The newly formed Tyrone Tourism Board have come under serious fire after it emerged they hoodwinked the entire country into visiting two memorials for Omagh medical guru, and inventor of the hypodermic syringe, Peader Hughes who they seem to claim was beheaded twice.
Hughes, who was beheaded by the Queen of England in 1710, is said to have stumbled across the syringe idea after messing about with voodoo amongst the picturesque ramparts near his home in what is now Omagh town centre. The 27 year old was beheaded and impaled on a spike in Omagh for inventing the syringe three years before the English were due to invent it.
Last year, the Tyrone Tourism Board (TTB) put his preserved head on display inside Omagh Library near the history section and subsequently put another of his heads on display, supposedly when he was 14, outside Strabane Town Hall in April of this year.
Local historian Danny O’Donnell was first to question the displays:
“I knew something wasn’t right but couldn’t put my finger on it. I’d visited both sites numerous times over the last two months and it just wasn’t sitting comfortably for me. Then it dawned on my wife, how the hell could you have beheaded a person twice, once at 14 and again at 27? It’s a money making racket and at £12.99 a visit, they made their money alright. The queues for the 14-year-old head was about half a mile long.”
TTB chairman Kieran Nelis admits they didn’t purposely attempt to deceive the public and vowed to removed the fake head as soon as they can get a van to take it away:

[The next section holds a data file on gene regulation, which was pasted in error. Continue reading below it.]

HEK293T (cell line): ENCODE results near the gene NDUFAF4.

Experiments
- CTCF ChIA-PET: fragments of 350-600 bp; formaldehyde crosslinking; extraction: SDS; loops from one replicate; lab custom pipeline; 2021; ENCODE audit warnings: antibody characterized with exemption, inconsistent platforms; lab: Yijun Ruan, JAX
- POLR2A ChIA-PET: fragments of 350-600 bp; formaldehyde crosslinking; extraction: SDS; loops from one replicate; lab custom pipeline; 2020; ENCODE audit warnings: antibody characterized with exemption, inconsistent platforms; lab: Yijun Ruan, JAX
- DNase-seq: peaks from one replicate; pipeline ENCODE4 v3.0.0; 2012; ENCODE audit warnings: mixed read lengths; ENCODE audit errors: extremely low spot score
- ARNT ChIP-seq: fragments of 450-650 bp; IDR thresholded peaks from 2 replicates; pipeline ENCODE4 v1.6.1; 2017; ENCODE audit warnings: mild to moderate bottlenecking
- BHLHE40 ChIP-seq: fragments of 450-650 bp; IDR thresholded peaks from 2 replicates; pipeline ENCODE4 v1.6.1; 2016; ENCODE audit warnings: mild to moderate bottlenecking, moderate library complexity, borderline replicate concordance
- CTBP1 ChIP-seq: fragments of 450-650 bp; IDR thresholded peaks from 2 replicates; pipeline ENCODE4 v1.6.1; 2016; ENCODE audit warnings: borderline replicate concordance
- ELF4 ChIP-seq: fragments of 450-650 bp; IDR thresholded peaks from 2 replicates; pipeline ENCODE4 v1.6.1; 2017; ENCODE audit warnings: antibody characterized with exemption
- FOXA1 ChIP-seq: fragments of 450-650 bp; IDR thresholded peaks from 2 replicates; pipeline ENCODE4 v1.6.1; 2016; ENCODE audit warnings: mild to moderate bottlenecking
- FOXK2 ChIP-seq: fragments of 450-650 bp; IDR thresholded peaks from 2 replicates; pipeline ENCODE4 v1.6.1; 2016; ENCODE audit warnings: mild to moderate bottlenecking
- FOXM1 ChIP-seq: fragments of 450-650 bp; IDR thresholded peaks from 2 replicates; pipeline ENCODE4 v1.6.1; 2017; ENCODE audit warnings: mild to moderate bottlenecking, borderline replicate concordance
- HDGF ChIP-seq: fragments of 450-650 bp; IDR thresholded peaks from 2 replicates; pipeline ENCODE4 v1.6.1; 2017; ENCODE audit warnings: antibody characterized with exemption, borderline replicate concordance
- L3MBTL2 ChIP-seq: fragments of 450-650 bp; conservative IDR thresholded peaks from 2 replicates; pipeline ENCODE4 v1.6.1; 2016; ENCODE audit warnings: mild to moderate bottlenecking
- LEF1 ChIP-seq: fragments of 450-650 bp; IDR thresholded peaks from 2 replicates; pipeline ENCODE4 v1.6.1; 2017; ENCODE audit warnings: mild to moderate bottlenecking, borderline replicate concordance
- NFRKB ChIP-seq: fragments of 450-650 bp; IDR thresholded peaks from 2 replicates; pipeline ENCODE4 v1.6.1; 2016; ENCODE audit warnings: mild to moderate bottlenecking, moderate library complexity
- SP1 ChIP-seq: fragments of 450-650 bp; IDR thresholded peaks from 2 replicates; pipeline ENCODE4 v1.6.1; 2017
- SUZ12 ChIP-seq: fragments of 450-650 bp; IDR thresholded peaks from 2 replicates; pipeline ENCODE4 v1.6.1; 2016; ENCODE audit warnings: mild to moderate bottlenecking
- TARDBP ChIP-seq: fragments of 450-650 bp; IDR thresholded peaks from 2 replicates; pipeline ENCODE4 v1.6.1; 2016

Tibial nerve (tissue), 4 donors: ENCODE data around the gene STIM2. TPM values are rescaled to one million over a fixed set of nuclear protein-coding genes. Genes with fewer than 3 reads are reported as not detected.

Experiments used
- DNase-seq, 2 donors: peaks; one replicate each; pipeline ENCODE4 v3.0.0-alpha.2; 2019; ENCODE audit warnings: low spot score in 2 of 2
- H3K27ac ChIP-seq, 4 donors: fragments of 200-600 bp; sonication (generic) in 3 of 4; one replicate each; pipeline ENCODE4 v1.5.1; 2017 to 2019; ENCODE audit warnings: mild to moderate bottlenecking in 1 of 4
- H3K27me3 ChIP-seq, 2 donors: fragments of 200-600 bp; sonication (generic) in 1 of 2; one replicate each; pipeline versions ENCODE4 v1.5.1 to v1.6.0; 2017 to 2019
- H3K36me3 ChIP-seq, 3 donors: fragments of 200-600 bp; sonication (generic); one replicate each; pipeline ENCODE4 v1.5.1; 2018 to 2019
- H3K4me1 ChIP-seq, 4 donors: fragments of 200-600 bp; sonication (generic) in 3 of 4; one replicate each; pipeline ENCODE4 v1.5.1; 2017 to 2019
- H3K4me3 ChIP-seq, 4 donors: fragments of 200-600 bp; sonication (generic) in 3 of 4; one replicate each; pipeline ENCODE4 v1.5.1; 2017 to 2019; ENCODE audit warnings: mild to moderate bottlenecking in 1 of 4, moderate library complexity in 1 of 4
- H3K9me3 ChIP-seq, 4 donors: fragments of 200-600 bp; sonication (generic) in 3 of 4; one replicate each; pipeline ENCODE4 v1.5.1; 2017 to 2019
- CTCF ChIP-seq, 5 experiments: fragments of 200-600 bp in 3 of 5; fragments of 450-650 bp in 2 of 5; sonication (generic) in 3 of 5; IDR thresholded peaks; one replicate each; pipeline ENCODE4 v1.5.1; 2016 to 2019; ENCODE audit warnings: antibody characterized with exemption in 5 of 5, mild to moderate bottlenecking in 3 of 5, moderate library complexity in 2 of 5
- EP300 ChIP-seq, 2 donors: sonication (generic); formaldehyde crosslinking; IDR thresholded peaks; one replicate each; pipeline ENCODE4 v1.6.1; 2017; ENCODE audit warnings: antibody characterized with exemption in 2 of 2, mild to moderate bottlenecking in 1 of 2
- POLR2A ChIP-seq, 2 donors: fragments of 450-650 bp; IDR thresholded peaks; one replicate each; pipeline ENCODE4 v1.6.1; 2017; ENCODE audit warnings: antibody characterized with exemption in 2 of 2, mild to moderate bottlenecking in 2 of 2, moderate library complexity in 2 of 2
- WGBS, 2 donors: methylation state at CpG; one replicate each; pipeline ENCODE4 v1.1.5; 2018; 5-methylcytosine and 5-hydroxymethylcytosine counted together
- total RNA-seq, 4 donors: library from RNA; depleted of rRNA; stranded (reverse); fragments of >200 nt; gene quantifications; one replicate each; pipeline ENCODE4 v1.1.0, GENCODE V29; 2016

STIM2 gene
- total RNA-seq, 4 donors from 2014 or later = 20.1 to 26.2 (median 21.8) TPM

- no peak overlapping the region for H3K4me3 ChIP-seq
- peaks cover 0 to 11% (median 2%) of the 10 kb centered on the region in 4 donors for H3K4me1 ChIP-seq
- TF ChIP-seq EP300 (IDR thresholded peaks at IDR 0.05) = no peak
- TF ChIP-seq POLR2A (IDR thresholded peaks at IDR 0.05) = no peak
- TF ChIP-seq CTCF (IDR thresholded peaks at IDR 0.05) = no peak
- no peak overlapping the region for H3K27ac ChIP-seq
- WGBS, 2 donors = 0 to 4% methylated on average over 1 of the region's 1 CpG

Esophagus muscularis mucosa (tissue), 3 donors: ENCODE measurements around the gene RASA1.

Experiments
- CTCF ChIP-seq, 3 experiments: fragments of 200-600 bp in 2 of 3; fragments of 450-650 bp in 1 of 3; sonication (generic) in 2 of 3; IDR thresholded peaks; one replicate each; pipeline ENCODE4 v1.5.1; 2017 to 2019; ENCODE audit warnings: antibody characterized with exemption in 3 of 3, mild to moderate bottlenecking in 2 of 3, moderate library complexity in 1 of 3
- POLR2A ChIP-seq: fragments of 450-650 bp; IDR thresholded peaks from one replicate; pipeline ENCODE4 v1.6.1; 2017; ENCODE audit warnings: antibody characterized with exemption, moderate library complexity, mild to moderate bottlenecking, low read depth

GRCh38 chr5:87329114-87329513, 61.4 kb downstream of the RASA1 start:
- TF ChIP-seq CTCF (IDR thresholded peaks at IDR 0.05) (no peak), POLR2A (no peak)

“I want to assure the public that this was not an attempt to make money from people. Someone approached us months ago and said he had the head of Peader Hughes when he was 14, who was beheaded Red Hugh O’Donnell from Dunfanghy for stealing cattle from his land. It was a perfect likening for the head of Peader when he was 27 so you can understand our error. We now realise it was an impossible scenario and will refund any punters who visited the younger head if they can provide a receipt.”
PSNI investigations into the younger head are pointing in the direction of a fancy dress shop in Belfast who make false heads for Halloween.
A Brocagh bulb-fitter, Dessie Davidson, yesterday claimed to have beaten off a ‘baste of a shark’ during a charity swim on St Stephen’s Day in Roughan Lough, just outside Newmills. Roughan officials are now investigating the incident and have warned people not to take to the lough unless they feel confident of beating a shark in a scuffle. Davidson, 46, was reportedly shaken up after the incident but has since managed to calm his nerves with an ‘unmerciful feed of stout’.
“Jays it was deadly like. I was swimming away, raising money for the new Mountjoy Donkey Sanctuary, when I felt a presence behind me. I turned and before I knew it I was in a full blown fist-fight with this shark. I don’t think it was local. It was pummelling away with its big leathery fins but I was giving it as good as I got. It was like punching leather at times and I could hear the yelps out of it after I dished out an uppercut or kidney punch. We both drew blood but it swam off first so I’d say I got the better of it. It was a traumatic experience and I’ve been on the batter since. I don’t think it was a swan. Nearly sure about that.”
Although there were no witnesses, Newmills knitting expert Greta Gordon (88) contacted the BBC last night to relate the story of being attacked by a dragon in the grounds of the castle last year during the Chinese New Year festivities. Roughan Castle Security Officals remain sceptical about the incident and maintain it could be Harry Campbell from Brackaville larking about in the shark costume he said he was getting for Christmas.
“No one has been beheaded in the castle since 1641. However, that could change if we find out Davidson was full drunk at the time and just got tangled up in seaweed,” claimed Lough manager Sir William Churchbottom.
He also announced that you can buy ‘I saw the Roughan shark’ mugs and tshirts up at the lough from today.